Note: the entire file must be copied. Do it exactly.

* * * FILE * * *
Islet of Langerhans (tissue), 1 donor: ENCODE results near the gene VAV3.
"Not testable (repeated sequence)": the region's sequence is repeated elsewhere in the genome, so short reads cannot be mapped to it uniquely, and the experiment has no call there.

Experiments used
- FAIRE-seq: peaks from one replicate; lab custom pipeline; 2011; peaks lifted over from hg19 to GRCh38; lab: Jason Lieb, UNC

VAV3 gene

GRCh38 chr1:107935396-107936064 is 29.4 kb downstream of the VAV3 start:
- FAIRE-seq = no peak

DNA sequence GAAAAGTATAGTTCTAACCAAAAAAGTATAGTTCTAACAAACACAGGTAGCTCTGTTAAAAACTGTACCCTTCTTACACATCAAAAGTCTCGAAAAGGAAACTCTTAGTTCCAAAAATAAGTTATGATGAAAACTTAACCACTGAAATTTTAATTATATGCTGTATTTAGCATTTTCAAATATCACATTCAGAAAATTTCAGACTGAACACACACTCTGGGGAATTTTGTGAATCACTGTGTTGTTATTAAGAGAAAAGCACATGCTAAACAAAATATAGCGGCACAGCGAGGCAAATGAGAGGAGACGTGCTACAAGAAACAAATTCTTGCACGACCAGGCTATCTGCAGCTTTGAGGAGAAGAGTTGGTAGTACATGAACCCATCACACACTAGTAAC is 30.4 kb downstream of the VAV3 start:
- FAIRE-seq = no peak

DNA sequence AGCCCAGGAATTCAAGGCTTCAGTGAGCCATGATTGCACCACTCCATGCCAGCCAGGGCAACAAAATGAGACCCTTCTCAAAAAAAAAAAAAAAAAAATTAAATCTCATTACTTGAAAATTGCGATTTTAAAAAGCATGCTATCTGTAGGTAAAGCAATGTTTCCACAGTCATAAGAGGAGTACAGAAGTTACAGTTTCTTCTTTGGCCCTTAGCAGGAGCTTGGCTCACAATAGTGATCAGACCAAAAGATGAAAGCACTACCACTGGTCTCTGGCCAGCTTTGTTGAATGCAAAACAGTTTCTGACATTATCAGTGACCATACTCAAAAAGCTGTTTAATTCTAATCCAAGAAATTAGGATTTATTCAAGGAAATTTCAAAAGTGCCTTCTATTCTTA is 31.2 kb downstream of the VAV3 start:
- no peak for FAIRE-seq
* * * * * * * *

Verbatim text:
Islet of Langerhans (tissue), 1 donor: ENCODE results near the gene VAV3.
"Not testable (repeated sequence)": the region's sequence is repeated elsewhere in the genome, so short reads cannot be mapped to it uniquely, and the experiment has no call there.

Experiments used
- FAIRE-seq: peaks from one replicate; lab custom pipeline; 2011; peaks lifted over from hg19 to GRCh38; lab: Jason Lieb, UNC

VAV3 gene

GRCh38 chr1:107935396-107936064 is 29.4 kb downstream of the VAV3 start:
- FAIRE-seq = no peak

DNA sequence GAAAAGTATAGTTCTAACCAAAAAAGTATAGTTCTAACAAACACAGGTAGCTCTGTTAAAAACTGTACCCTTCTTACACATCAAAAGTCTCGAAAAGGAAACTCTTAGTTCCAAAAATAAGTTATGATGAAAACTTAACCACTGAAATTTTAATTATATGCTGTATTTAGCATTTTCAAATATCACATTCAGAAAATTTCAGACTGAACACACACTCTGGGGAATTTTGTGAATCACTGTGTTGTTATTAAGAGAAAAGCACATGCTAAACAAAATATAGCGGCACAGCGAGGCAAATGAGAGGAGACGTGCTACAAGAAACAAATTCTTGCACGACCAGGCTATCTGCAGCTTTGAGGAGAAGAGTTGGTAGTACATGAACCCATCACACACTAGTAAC is 30.4 kb downstream of the VAV3 start:
- FAIRE-seq = no peak

DNA sequence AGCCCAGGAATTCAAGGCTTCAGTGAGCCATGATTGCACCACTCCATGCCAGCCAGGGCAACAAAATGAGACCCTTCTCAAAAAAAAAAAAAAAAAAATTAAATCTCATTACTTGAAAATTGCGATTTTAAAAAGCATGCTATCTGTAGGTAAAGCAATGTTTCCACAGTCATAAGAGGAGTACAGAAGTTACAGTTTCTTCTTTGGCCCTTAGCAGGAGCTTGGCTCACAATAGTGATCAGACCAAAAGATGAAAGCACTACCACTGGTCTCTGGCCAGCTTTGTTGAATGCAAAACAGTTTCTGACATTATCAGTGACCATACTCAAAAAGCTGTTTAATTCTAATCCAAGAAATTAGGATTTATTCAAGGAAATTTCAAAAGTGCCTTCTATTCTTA is 31.2 kb downstream of the VAV3 start:
- no peak for FAIRE-seq